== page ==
The Whitechapel Fiend is a psychic conduit for the vilest aspects of Victorian sex and class, and a creature mainly of the imagination. In 1888, the year of the murders, John Francis Brewer published The Curse Upon Mitre Square, and novels have followed from such writers as Edgar Lustgarten, Colin Wilson and Iain Sinclair. Many are Ripper mash-ups in the style of Robert Louis Stevenson or Arthur Conan Doyle, as in the Holmes capers of Ellery Queen and Michael Dibdin.
Marie Belloc Lowndes’s The Lodger was made into a film by Alfred Hitchcock, A Story of the London Fog (1927), starring Ivor Novello as a sympathetic Ripper; and he features in many other films — in This is Spinal Tap (1984), for example, as the subject of Saucy Jack, a projected rock opera. From Hell (2001), named from the given address of one of the Ripper’s letters and starring Johnny Depp, was adapted from the graphic novel by Alan Moore and Eddie Campbell. He has appeared in musicals, plays and operas (Lulu), on television in Star Trek and Babylon 5, in songs by Dylan, Morrissey and Nick Cave, and in video games.
Less interestingly, perhaps, Jack the Ripper is a historical figure, and the subject of many non-fiction books. Bruce Robinson has read them all, yet in the publicity photograph for They All Love Jack he still looks fairly sane. This may be because he thinks they’re all bollocks. ‘Ripperology’ is ‘an expulsion of syncopated crap masquerading as history’. That’s what one wants from the writer and director of Withnail and I, and his new book abounds in choice insults: ‘treacherous buffoon’, ‘fat little parasite’, ‘hopeless lickspittle’, ‘vainglorious oaf’. It’s also quite sweary, and Withnail’s Danny the Dealer supplies the epigraph for one of its chapters. Still, as he concedes, ‘I think it’s desirable not to get too intoxicated with one’s own invective.’
Robinson begins his investigation with the question of why Jack the Ripper was never caught, and does not hesitate to supply the answer. He was not caught because the entire apparatus of the ruling class — the royal family, aristocracy, politicians, judiciary and police — did not want him to be, and did everything in its power to protect him. The Ripper was ‘a killer in a killer state’, a psychopath ‘shielded by servants of the Victorian state’.
‘Any smart copper,’ he writes, ‘could have stopped this catastrophe in its tracks.’ In 1888, when Jack was playing what he called his ‘Funny Little Game’, the Metropolitan Police Commissioner was Sir Charles Warren, who Robinson presents as ‘the world’s most wilfully blind policeman’. Twenty years earlier he had excavated the Dome of the Rock in Jerusalem, where he established the Reclamation Lodge of Jerusalem, before amending its name to Warren’s Masonic Hall.
In the cutting open of pockets and removal of metal objects, the slit throats and eviscerations, with the bowels thrown over the shoulder, the Ripper’s filthy work offered perverted echoes of Masonic ritual. After the murder of Catherine Eddowes, generally reckoned the fourth victim, a message was chalked on a wall, with a piece of Eddowes’s bloodied apron left beneath it: ‘The Juwes are the men that will not be blamed for nothing.’ It was washed off on Warren’s orders, supposedly for fear of inflaming feeling against local Jews. But in the case of Mary Jane Kelly, the last of the ‘canonical five’ victims, Warren took the opposite approach, officiously detaining every Jew in the vicinity.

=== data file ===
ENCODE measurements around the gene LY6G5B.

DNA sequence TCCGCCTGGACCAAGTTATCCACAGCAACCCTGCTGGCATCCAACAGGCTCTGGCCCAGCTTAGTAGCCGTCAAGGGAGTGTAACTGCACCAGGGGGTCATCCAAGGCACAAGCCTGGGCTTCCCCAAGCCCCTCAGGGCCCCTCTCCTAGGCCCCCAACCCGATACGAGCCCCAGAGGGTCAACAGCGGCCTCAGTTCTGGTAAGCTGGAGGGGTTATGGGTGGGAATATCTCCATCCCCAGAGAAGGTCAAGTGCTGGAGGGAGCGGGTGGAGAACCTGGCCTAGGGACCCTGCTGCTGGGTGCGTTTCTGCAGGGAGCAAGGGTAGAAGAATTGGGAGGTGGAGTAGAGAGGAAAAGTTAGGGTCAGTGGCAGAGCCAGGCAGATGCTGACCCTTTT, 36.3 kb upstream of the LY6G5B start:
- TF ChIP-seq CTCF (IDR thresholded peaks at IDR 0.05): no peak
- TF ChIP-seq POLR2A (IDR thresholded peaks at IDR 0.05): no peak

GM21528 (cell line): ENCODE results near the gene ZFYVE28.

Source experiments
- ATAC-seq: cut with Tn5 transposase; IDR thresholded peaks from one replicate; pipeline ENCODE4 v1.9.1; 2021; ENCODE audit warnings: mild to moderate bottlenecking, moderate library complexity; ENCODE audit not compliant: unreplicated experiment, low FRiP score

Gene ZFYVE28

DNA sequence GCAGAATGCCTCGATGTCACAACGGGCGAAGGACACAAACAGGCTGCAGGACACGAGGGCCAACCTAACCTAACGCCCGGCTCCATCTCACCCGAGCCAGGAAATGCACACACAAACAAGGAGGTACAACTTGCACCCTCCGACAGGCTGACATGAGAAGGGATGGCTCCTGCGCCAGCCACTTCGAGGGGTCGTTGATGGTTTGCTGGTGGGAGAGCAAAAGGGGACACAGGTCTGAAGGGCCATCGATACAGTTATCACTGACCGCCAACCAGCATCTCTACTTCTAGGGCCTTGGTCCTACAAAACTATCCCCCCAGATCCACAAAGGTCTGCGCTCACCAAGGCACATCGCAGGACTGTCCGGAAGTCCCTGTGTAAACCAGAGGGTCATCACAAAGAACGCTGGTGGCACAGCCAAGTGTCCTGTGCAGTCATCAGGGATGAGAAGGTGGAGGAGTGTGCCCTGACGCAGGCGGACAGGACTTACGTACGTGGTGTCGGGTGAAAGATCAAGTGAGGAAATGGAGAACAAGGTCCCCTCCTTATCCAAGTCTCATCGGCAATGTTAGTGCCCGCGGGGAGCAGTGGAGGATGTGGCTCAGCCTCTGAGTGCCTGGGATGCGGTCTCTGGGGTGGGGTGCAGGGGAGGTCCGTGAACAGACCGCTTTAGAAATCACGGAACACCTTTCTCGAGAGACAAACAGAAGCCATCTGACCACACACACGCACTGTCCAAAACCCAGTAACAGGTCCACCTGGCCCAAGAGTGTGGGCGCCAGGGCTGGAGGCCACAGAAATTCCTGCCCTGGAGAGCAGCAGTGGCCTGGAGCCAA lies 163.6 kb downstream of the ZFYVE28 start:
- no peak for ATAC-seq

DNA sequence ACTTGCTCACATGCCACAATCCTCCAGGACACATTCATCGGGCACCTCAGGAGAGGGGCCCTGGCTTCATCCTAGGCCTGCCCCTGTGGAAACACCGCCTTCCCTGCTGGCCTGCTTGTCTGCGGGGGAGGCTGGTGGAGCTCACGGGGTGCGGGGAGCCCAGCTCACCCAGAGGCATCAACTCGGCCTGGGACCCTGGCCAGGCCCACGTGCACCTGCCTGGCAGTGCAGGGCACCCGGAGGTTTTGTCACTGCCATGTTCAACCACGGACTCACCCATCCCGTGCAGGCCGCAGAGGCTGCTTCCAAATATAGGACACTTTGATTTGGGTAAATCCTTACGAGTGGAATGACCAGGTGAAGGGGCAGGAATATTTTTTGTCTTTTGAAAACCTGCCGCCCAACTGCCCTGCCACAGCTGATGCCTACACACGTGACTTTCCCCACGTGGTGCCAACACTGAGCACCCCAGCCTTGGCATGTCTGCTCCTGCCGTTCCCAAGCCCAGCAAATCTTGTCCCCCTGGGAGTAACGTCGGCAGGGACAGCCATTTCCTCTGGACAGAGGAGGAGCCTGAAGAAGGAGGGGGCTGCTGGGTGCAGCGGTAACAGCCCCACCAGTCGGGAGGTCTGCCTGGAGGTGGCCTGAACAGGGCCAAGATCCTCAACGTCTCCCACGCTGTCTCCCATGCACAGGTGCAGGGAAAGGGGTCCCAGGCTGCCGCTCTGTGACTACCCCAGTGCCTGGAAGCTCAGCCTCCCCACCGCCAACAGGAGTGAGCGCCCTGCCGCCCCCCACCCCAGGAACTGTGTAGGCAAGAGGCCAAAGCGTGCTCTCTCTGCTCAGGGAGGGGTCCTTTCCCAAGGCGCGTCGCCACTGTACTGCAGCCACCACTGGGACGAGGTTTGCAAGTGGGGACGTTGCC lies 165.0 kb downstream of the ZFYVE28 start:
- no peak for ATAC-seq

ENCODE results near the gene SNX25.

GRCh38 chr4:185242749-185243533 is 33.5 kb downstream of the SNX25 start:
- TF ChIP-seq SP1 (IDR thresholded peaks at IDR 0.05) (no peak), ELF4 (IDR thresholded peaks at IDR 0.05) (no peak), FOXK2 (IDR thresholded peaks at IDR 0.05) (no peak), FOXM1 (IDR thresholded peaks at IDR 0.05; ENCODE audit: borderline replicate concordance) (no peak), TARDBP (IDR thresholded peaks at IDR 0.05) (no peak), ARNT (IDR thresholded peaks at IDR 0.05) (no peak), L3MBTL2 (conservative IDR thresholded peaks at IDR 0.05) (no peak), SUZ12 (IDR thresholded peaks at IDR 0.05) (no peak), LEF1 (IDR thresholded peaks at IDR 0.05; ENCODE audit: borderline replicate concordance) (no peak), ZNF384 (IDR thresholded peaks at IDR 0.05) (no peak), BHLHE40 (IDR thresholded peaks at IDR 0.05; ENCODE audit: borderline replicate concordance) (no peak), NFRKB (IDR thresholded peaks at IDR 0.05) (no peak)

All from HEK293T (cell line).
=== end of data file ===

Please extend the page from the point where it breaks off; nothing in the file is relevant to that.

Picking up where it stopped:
Kelly was subjected to unspeakable rites involving fire and bones, evidently inspired by Ezekiel xl, a key text in Freemasonry, and Robinson argues that the ‘Juwes’ graffito, the most important piece of evidence in the murders, refers to the punishment of the three assassins Jubela, Jubelo and Jubelum, who are said to have killed Hiram Abif, Freemasonry’s first Grand Master, in Solomon’s Temple (i.e. the Dome of the Rock). Would Warren, ‘one of the world’s leading Masonic historians’ and the refounder of Solomon’s Temple, have been deaf to all these echoes?
Robinson thinks not. The Ripper, who had ‘a witty and macabre sense of fun’, was teasing the police, while Warren and his fellow members of a ‘self-regulating occult matrix’, such as Sir Robert Anderson, chief of the CID, who ‘could lie like a back-alley slut, and was up to his dandruff in a clandestine duplicity’, conspired to cover up the Masonic credentials of the perpetrator.
Robinson has a candidate, Michael Maybrick, a popular musician whose compositions include ‘They All Love Jack’, and presents a mountain of evidence to back his claim. And not content with one conspiracy, he ties the Ripper case to several more, chiefly the notorious murder trial of
Florence Maybrick, Michael’s sister-in-law. It’s an impressive performance, passionately argued, overwhelmingly convincing while one’s reading it, and more than a little mad.
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